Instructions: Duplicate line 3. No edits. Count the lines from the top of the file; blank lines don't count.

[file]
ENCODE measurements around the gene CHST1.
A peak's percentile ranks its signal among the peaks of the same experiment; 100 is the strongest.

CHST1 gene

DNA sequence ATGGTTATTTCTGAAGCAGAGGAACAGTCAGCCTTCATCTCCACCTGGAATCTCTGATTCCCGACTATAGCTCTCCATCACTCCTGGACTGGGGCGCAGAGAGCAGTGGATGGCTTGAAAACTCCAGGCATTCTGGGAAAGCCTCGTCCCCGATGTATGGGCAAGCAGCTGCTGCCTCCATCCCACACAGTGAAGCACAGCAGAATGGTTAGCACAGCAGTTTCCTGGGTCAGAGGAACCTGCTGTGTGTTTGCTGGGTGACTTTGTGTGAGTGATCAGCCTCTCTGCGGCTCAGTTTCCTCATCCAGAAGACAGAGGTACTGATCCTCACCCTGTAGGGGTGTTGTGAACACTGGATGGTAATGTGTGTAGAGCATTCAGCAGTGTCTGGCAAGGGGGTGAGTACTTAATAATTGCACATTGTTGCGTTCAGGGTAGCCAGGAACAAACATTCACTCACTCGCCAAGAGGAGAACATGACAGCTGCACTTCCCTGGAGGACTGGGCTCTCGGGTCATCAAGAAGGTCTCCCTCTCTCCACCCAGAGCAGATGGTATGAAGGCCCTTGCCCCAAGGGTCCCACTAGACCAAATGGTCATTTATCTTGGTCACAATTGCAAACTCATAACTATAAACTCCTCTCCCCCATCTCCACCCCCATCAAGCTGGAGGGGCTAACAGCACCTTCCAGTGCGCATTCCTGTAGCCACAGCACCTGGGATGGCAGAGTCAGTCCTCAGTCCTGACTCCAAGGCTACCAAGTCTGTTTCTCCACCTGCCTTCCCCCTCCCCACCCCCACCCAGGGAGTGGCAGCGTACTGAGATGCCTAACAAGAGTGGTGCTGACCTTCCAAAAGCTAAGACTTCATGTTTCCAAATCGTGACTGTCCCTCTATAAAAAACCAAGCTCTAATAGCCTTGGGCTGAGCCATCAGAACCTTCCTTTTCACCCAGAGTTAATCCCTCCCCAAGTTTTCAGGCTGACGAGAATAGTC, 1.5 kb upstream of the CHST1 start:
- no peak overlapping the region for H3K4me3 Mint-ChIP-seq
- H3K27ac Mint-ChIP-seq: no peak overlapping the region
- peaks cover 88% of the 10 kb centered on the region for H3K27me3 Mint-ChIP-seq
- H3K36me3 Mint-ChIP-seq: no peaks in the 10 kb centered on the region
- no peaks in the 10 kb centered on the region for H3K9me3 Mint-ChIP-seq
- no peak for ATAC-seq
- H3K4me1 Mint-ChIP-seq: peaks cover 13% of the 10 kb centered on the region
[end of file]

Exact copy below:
CHST1 gene